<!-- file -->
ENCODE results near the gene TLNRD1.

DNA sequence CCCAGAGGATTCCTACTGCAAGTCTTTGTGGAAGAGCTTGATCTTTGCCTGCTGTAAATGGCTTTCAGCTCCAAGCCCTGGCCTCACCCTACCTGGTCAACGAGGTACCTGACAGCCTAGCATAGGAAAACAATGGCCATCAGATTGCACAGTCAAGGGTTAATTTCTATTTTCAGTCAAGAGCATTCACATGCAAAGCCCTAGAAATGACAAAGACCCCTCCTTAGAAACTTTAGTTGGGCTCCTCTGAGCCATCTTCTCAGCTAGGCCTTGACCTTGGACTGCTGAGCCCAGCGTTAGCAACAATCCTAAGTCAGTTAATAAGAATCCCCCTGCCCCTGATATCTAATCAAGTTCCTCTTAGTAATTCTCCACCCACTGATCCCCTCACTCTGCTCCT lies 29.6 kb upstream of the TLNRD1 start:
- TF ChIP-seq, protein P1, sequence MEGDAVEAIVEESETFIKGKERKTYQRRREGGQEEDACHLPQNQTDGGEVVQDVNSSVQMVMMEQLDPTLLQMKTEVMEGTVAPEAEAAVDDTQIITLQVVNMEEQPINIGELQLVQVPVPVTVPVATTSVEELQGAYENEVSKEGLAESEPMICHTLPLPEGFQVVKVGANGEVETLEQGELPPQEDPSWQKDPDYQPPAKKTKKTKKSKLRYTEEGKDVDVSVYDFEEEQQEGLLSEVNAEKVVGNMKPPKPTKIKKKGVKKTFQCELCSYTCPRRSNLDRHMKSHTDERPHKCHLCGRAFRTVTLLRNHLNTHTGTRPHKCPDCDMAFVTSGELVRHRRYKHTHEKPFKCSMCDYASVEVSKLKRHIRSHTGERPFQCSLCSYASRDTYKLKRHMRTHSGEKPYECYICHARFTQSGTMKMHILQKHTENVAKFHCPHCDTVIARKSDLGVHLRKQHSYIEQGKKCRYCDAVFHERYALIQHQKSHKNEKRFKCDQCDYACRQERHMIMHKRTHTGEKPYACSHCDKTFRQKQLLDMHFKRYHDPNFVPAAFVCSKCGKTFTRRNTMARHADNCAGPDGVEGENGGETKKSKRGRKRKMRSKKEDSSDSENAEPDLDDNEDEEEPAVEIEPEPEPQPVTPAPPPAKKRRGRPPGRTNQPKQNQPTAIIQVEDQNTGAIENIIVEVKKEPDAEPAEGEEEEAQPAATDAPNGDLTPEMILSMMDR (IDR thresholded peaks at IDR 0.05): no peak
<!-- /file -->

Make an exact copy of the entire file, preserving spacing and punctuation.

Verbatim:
ENCODE results near the gene TLNRD1.

DNA sequence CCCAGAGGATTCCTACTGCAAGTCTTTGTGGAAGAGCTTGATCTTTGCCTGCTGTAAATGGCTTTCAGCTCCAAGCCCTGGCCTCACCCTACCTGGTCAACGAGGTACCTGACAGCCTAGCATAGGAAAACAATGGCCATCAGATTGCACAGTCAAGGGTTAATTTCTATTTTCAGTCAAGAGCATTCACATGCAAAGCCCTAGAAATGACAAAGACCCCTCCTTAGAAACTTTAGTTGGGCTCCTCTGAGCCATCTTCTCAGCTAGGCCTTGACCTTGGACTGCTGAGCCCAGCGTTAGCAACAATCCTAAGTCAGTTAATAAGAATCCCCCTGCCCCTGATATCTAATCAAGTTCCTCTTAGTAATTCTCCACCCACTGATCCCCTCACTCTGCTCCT lies 29.6 kb upstream of the TLNRD1 start:
- TF ChIP-seq, protein P1, sequence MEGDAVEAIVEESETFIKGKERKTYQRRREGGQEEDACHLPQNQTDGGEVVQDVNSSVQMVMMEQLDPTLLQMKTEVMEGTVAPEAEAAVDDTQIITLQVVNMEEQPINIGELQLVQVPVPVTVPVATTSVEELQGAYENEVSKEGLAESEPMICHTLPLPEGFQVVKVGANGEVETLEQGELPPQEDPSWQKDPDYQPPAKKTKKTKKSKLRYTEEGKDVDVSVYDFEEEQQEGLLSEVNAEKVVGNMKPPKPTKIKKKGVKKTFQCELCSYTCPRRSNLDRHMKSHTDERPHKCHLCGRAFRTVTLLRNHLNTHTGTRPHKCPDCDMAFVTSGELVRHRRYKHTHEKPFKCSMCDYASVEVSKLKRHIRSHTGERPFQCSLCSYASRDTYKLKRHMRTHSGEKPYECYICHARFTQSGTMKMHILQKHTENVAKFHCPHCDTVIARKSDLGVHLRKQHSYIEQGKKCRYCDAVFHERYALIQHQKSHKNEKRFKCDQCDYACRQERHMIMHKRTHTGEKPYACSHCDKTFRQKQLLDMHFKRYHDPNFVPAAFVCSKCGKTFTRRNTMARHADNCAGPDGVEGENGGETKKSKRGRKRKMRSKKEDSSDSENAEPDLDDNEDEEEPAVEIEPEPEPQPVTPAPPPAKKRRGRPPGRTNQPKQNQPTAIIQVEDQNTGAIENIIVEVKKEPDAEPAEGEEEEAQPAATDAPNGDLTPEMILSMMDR (IDR thresholded peaks at IDR 0.05): no peak